Mérida, 24th October 2013 (Venezuelanalysis.com) — Venezuelan president Nicolas Maduro has called for a deepening of reform to Venezuela’s security forces, as a cohort of over 5000 police officers graduate from the National Experimental University of Security (UNES).
“We will build a new police model, more scientific and more humanist,” Maduro said during an address to the UNES graduation ceremony in Caracas yesterday.
“I call for the construction of a new civil ethic, a new republican ethic and you as police in this country have a lot to do with this,” he said.
The 5000 graduates have been trained to work with the National Bolivarian Police (PNB) under the UNES’s experimental training programme. Founded in 2009, the UNES was established under the former administration of Hugo Chavez to develop a new model of policing based on the recommendation of the 2006 National Commission for Police Reform.
Prior to 2008, Venezuela’s police forces were mostly trained by the National Guard. However, the reform to policing laws in 2008 required that police recruits be trained by civilian institutions, instead of the military. The UNES is the first such institution, and its curriculum is intended to provide for greater education on human rights and preventative law enforcement. The UNES initially focused on training the then newly established PNB, but has since been mandated with training state and municipal police forces as well, along with other security bodies.
“When talking about this for four or five years some sectors were unwilling to acknowledge that the UNES managed to start down the path to standardise and improve the training of all state and municipal police forces in the country. Some people said they were not going to achieve it,” Maduro said.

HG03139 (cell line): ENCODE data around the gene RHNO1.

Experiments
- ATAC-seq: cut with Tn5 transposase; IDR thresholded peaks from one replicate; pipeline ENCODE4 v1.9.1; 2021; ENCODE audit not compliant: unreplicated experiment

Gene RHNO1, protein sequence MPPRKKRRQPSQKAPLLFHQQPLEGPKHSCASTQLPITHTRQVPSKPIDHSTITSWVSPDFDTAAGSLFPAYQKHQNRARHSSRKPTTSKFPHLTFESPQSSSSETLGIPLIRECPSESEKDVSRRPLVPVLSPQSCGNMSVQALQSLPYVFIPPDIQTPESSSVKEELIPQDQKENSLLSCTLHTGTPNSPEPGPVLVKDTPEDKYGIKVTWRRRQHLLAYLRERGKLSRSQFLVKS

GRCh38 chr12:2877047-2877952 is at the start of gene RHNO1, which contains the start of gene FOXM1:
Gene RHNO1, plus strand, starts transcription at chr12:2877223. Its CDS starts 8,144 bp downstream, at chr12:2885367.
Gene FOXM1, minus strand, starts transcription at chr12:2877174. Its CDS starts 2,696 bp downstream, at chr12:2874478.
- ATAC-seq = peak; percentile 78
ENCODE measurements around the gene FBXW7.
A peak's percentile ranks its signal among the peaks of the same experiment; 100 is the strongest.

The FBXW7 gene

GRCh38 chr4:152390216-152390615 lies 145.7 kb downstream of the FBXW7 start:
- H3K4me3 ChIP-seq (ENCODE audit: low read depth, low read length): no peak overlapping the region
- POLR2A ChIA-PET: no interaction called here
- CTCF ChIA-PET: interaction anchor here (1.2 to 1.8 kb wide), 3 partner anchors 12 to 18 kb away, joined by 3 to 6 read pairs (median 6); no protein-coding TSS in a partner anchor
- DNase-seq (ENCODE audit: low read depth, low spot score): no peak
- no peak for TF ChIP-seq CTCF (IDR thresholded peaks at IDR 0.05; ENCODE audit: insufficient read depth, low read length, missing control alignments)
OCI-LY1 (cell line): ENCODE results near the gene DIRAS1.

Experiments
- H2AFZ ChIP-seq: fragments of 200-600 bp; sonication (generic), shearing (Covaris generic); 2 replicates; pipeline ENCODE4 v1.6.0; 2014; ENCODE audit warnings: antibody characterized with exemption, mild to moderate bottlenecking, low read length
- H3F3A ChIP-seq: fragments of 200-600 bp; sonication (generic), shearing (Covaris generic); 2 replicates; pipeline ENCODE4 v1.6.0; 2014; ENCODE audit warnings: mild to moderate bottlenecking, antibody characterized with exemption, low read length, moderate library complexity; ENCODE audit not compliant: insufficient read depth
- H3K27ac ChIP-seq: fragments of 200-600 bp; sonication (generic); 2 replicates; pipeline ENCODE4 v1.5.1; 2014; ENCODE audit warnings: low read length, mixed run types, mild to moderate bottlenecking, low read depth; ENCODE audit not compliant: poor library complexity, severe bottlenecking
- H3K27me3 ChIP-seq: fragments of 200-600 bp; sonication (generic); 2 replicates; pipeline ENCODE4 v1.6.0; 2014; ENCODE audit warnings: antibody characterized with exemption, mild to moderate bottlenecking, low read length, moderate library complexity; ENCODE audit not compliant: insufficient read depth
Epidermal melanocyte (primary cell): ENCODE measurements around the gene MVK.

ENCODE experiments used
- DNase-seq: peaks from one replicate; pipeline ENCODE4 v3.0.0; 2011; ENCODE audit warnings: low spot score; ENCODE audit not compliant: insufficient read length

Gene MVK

“Today, October 23 2013, we have to tell our comandante Hugo Chavez that it’s been possible. Yes we can, and we are demonstrating it,” he said.
During the event, Maduro also announced plans to further standardise conditions for all of Venezuela’s police forces.
“I have ordered the creation of a commission to study the standardisation of training and salaries of the country’s state, municipal and national police forces,” he said.
“We must address housing, education, family protection, standardisation of salaries…and working conditions,” Maduro stated.
The president appointed his interior minister Major General Miguel Rodriguez to head the establishing of the commission.
As well as calling for the police reforms, yesterday Maduro also reiterated his administration’s commitment to expanding and standardising the Bolivarian militias.
Described by the late former president Chavez as “an army of the public”, the militias are voluntary organisations created in 2005. Under Chavez the government hoped to enlist 2 million Venezuelans in the militias. However, according to government figures, militia troop numbers are currently closer to 130,000.
After meeting with militia leaders yesterday, Maduro told state media he hopes to have 500,000 volunteers by 2015, and double that by 2019.
Describing the militias as “a tremendous moral force”, the president stated that the volunteer forces also need to be standardised nationally.
“Everyone must have the correct uniform, their equipment, their weapons, their direction, their training,” he said. He also urged cabinet members to sign up.
The calls for reform come as two personnel from another branch of Venezuela’s security forces face allegations of extortion. This week prosecutors told a court in Zulia state that Martinez Rodriguez and Misael Rodriguez Bravo from the National Bolivarian Intelligence Service (Sebin) allegedly sought to extort money from an individual on a street in Maracaibo. The two Sebin officers were arrested by the National Guard last month, after the alleged victim alerted authorities.
Another motivation behind the government’s police reforms is the perceived need to reduce indices of violent crime, with the country experiencing one of the highest homicide rates in the Americas.
Yesterday, Maduro stated that Venezuela needs a new model of policing that will “overcome the causes of social, economic, moral, ethical, and even psychological anti-values”.
“Either we build peace from within, from community, family, one’s children and youth, or there will never be peace,” he said.